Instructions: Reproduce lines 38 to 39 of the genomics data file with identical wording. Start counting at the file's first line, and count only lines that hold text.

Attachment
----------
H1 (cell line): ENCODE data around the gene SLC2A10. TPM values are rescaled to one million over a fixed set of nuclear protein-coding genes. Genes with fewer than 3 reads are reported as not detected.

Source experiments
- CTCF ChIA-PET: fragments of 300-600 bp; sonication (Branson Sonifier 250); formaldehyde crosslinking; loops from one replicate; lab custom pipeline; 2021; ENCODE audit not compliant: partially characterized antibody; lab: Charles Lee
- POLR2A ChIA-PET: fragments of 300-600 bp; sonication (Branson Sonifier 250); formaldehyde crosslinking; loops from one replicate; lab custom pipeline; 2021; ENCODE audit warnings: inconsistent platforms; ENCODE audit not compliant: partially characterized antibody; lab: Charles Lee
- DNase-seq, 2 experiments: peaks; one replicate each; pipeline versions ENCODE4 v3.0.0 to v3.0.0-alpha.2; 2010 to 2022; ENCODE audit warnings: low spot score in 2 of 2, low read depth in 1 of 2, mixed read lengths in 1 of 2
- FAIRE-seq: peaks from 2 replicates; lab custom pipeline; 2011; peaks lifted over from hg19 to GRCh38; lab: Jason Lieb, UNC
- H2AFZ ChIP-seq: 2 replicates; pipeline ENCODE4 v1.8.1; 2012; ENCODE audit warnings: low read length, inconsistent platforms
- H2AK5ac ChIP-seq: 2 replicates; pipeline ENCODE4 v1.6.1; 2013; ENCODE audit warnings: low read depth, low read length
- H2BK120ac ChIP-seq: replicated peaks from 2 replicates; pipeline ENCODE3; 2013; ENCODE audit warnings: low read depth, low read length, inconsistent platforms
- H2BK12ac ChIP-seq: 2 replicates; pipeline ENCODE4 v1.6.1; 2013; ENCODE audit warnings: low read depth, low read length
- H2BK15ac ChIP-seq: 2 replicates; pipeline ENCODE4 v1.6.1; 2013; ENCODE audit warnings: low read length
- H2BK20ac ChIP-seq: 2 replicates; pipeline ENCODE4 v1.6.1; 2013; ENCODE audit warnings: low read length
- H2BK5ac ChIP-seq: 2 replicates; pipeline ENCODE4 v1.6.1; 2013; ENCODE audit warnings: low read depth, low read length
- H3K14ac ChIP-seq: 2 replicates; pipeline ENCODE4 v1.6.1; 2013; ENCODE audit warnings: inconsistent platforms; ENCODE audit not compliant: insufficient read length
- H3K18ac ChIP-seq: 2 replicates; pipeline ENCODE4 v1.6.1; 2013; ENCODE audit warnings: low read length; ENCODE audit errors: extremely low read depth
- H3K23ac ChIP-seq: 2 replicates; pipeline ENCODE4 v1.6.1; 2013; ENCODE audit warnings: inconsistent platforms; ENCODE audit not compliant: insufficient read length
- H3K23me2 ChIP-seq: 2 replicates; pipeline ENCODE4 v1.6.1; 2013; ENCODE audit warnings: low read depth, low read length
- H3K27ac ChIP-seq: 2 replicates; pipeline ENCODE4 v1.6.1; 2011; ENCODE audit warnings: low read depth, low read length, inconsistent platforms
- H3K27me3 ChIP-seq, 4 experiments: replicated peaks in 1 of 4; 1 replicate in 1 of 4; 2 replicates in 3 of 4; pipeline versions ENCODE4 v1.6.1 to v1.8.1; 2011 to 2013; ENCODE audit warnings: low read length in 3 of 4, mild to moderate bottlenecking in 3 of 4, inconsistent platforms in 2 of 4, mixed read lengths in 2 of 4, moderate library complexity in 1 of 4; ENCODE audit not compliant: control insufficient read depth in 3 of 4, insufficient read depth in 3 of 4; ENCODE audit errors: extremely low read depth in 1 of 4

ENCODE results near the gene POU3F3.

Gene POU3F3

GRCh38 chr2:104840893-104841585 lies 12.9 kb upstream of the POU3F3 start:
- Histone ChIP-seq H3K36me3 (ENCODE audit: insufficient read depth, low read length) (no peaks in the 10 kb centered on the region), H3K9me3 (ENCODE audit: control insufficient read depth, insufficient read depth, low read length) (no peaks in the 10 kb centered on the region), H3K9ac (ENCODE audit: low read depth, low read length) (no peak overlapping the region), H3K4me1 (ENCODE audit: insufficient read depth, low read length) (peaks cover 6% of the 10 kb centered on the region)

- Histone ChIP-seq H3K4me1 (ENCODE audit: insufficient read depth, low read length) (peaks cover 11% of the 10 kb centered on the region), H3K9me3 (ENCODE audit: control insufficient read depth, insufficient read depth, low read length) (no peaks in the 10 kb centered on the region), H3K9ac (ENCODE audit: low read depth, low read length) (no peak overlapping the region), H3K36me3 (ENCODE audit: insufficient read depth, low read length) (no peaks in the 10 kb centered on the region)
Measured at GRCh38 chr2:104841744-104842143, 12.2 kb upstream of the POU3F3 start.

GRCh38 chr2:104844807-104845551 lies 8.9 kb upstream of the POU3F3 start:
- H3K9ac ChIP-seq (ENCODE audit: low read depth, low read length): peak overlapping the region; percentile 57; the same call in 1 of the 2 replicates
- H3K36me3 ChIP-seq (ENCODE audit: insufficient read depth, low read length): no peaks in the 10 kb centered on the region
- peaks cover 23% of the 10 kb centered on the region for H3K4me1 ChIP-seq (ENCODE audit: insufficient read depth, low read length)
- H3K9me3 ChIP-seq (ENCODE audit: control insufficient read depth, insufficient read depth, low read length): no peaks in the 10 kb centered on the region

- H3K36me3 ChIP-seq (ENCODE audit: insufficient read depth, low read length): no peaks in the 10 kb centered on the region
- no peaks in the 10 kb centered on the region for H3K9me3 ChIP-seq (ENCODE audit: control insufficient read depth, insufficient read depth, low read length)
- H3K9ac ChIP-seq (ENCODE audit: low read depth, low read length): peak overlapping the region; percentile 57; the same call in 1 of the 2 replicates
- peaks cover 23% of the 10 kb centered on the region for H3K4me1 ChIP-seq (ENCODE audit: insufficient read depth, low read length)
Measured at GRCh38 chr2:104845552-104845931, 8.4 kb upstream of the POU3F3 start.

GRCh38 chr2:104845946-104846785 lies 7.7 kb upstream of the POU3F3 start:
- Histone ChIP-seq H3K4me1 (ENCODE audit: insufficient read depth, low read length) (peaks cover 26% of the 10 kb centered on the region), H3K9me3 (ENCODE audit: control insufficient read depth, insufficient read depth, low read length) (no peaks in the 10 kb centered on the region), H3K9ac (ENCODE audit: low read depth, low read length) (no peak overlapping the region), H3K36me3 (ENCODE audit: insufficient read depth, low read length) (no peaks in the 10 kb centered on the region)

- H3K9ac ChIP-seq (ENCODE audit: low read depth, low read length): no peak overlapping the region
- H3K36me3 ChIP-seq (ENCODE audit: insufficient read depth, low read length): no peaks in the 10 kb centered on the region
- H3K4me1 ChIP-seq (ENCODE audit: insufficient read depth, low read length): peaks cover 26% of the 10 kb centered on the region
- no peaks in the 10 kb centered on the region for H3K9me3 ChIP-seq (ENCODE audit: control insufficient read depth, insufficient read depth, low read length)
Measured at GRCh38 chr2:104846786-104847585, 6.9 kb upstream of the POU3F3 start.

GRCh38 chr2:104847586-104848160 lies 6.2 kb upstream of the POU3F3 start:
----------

- H3K9ac ChIP-seq (ENCODE audit: low read depth, low read length): no peak overlapping the region
- H3K36me3 ChIP-seq (ENCODE audit: insufficient read depth, low read length): no peaks in the 10 kb centered on the region